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Open Document Software not accepted by UK Edexcel exam board

By lewis.liz ·
Tags: Open Source
This is the first time I have been moved to joining a forum and opening up a debate, but I need to discuss this with interested parties and I hope I can find them here.

I am an ICT teacher in the UK and am bashing my head against a brick wall. Edexcel (one of the major UK exam boards) refuse to accept work which is in Open Document Source format. A chunk of an A* student's work, hours of work, was given 0 marks because it was saved in .ODS format and not .XLS. The moderator could not "open" the file.

Given that back in 2008 BECTA (the former British Educational Communications and Technology Agency, which went into liquidation in April 2011), referred an interoperability complaint against Microsoft to the European Commission (EC) stating "Becta believes that impediments to interoperability limit choice. In the context of the education system this can result in higher prices and a range of other unsatisfactory effects which have a negative impact on wider policy initiatives, including improving educational outcomes, facilitating home school links and addressing the digital divide.” and that more recently, July 2014, the UK government declared that all official office suites must support Open Document Format (ODF), it seems ludicrous that Edexcel are taking this stance.

Numerous emails result in the same political answers, "Learners who produce work towards our IT/Computing qualifications are free to use any approach that allows them to create suitable digital products and applications. In order to award marks we have to ensure this work is accessible by our moderators. Moderators will also expect digital products and applications to be provided in a suitable format that ensures these products are effective. With this in mind, end product must be available in a format that is part of the moderators toolkit for each qualification. Work produced by learners that is not in a format from the moderators toolkit will not attract marks".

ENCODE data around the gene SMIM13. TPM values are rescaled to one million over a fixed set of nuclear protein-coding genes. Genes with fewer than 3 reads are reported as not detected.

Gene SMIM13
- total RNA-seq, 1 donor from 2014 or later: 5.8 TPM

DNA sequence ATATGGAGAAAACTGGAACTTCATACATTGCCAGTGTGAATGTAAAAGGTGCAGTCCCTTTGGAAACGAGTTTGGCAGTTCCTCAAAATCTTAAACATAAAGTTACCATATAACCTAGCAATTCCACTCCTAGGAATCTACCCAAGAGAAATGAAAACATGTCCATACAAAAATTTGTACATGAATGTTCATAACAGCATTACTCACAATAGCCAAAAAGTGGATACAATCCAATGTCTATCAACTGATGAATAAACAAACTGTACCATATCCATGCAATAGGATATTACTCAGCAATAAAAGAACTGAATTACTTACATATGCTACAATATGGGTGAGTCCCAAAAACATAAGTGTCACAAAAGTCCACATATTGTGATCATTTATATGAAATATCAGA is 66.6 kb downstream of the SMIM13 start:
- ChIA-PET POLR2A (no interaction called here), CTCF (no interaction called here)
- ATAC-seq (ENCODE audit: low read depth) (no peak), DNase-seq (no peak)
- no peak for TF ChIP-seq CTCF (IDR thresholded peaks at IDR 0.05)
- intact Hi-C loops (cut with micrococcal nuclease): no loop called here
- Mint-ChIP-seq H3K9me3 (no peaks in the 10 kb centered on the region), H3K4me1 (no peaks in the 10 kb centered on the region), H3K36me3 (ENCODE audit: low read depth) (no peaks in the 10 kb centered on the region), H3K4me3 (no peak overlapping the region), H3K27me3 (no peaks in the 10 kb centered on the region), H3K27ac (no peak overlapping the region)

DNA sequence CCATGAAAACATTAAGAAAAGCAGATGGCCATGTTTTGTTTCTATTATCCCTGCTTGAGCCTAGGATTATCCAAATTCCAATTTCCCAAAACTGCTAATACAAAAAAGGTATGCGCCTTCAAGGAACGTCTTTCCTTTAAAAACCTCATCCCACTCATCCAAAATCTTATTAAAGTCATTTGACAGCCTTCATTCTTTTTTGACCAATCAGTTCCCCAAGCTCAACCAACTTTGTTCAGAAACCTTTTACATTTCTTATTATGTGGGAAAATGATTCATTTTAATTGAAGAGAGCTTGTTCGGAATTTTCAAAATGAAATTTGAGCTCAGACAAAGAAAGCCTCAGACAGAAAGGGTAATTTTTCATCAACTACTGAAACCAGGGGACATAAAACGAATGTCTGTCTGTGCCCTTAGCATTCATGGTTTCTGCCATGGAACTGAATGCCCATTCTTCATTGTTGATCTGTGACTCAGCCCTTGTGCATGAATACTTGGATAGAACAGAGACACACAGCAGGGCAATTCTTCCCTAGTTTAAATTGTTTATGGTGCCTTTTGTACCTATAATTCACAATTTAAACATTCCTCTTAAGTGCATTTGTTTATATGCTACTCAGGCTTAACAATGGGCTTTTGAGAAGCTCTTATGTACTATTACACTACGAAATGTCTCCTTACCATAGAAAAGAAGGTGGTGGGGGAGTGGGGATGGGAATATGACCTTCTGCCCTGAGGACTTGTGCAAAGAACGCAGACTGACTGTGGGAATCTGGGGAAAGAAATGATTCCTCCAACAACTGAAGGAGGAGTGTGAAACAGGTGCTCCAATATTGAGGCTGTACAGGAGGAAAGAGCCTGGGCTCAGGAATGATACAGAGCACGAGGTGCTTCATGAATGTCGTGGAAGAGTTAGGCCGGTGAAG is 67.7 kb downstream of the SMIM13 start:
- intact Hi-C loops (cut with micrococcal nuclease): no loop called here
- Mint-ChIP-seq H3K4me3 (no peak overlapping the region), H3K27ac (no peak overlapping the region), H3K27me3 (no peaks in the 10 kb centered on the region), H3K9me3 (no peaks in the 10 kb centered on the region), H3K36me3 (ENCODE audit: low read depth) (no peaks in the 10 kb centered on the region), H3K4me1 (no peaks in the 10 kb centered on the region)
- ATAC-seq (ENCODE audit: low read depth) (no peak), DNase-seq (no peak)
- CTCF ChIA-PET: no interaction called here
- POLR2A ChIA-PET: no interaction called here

Any thoughts - are Edexcel not an an "official suite"?

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So does this crowd specify what Format the work is to be submitted in?

by HAL 9000 Moderator In reply to Open Document Software no ...

If they say on their site or whatever that all work must be submitted in such and such a format then it's pretty well straight forward you submit the work in that form.

Of course if they do not specify then there seems to me at least a Open & Shut Case against them.

Here in AU the Governments used to accept Digital Tenders and they expected them to be in DOC Format thought they never actually specified this anywhere. When Office 2007 became available there where many Tenders submitted Electronically in DOCX Format which could not be opened on the Government Systems because they used Office 2003 and wouldn't install the comparability packs.

Those who's tenders could not be opened and where thus rejected took Legal Action against the Authorities issuing the tenders and won. Now days they specify what Format to submit the Electronic Documents in.

Though here if the Government specified that things should be submitted in a Open Format and a Department doesn't accept this Format than perhaps instead of fighting with the Department you should go straight to the Top and make an Official Complaint and get Political Inaction occurring. While it may have no immediate effect at the very least I think you’ll find that the work can be reexamined if submitted in the correct form. After all it's not much work just opening the document in the program it was created in and instead of clicking on Save you click on Save As and change the format that it is saved in. There should be no need to reenter all the document again provided that the Original File still exists.


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